Social Media & Estate Planning: What Happens to Your Accounts After You Die?

Does anyone else check their Facebook, Twitter, Linkedin or Instagram accounts everyday? If you are like me social media has become ingrained in your life. Whether you are promoting your business (follows us on twitter @kutnerllp), looking at friends’ pictures or catching up on the day’s news, most people have become accustomed to using

b2ap3_thumbnail_Facebook-imageWhether you are promoting your business (follows us on twitter @kutnerllp), looking at friends’ pictures or catching up on the day’s news, most people have become accustomed to using social media. So if these social media accounts have become so important to us shouldn’t we make some sort of arrangement for them when we die?
Yes! I’ve done some research on each of the four social media companies noted above and here is how they deal with the death of a user:


Facebook implemented a policy dealing with deceased individuals. Family members can do one of two things – (1) close the account or (2) convert the account into a memorial for the deceased. To do this the family member must provide a valid request. Facebook will never allow you to gain access into another person’s account. So the question becomes what if you want to gain access to your relative’s Facebook account after they’ve passed but don’t have the login information? I’ll answer this below.


Twitter is willing to act with a person authorized to act on behalf of the estate of the deceased or with a verified immediate family member. Twitter will deactivate the account if requested. The appropriate documentation will have to be provided to Twitter and the deactivation might be a difficult process.


If someone you know has died (if it’s linkedin it’s likely a colleague) they can close that person’s account and remove their profile. To start the process you have to complete the required forms and give them to Linkedin.


This is the social media account that’s so popular with the younger generation. Instagram’s policy is to remove the account of a deceased person from Instagram. However like Facebook (Instagram’s parent company) they will never give out login details. In order to remove the deceased’s Instagram account it requires proof of death.

Social Media Estate Planning

We would suggest that if social media is something that is important to you or you have a special request (i.e. you want your Facebook account to become a memorial) you can easily account for this in your Will. By drafting a specific clause in your Will you give your estate trustee the power to access and handle your social media accounts after your death. You will need to provide a list of passwords and social media accounts in your Will. Something to consider is whether you want to give access to personal messages stored on your accounts.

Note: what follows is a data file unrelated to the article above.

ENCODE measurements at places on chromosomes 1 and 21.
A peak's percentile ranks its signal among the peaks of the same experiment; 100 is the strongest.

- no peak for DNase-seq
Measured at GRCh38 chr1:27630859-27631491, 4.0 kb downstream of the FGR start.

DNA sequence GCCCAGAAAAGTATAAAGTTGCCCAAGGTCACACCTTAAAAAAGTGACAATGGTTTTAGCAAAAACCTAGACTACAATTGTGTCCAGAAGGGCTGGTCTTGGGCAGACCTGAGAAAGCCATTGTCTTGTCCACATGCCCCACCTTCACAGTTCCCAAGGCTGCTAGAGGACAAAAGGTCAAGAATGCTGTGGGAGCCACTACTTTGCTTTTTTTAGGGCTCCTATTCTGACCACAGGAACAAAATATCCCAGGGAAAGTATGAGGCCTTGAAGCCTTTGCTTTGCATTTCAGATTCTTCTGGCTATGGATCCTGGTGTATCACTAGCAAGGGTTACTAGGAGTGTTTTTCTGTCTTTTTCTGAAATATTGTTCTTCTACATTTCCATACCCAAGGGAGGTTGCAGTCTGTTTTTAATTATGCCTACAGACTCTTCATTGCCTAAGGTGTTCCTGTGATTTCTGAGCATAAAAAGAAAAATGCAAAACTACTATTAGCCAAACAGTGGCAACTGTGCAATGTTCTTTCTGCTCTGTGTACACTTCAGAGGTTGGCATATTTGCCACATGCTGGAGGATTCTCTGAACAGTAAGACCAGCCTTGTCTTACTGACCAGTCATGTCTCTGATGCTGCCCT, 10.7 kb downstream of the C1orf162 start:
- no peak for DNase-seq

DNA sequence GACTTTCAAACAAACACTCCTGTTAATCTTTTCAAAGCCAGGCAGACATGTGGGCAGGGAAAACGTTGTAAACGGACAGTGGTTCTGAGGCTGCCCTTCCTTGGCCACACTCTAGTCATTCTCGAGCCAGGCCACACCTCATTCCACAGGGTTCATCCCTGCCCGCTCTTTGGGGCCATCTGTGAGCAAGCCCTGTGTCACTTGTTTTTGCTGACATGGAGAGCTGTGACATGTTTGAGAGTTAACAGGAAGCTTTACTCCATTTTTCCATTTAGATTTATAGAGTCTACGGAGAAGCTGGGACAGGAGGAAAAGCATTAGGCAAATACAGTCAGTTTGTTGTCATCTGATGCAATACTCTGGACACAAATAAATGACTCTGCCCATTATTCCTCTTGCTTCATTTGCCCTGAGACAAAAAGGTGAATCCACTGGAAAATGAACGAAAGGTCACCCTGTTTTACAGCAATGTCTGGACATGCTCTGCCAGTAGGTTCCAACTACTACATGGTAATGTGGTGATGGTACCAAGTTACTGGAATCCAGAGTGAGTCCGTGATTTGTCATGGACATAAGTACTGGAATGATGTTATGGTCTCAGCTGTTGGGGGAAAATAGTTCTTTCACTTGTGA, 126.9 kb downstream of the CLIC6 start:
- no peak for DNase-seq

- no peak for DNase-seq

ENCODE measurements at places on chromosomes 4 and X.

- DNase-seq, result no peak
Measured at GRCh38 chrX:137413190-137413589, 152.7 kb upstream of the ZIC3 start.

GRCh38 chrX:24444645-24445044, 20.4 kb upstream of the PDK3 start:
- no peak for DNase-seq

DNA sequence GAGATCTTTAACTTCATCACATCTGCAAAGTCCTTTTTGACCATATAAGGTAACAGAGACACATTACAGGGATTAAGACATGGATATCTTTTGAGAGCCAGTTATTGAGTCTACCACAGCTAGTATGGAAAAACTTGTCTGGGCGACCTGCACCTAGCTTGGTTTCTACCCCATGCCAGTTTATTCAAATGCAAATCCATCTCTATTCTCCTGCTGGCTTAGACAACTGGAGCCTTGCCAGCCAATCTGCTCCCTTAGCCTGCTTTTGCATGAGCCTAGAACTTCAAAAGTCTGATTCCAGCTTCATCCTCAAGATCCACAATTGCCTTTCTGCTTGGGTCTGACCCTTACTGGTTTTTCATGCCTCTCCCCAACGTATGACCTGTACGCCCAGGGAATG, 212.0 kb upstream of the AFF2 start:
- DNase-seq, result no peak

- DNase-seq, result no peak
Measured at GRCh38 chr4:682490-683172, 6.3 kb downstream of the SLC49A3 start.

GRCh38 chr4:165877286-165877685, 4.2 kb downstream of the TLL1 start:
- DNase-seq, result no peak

Digital Asset Trusts are also a possibility. These have been developed by lawyers to keep your information secure. These trusts have been created because there is an argument that your accounts are merely licenses that expire on death. By setting up the trust it gives the beneficiary the legal right to access your account information.

There are also some online services such as Legacy Locker which allows you to store login information to be given to designated beneficiaries after you die. These services do cost money but are something that you may want to consider.


You may be reading this and asking yourself whether all this is necessary. I would argue that as social media becomes more and more prevalent and branches into every facet of our lives it will be something you want to consider protecting on your passing. Think about it, wouldn’t it be nice if your grandchildren could go to your Facebook Memorial page long after your death and look at your pictures with their loved ones? It’s a new space and it’s just another item to consider when thinking about your estate.

If you have any questions relating to estate law please do not hesitate to contact us. This blog post is for information purposes only and should not be construed as legal advice.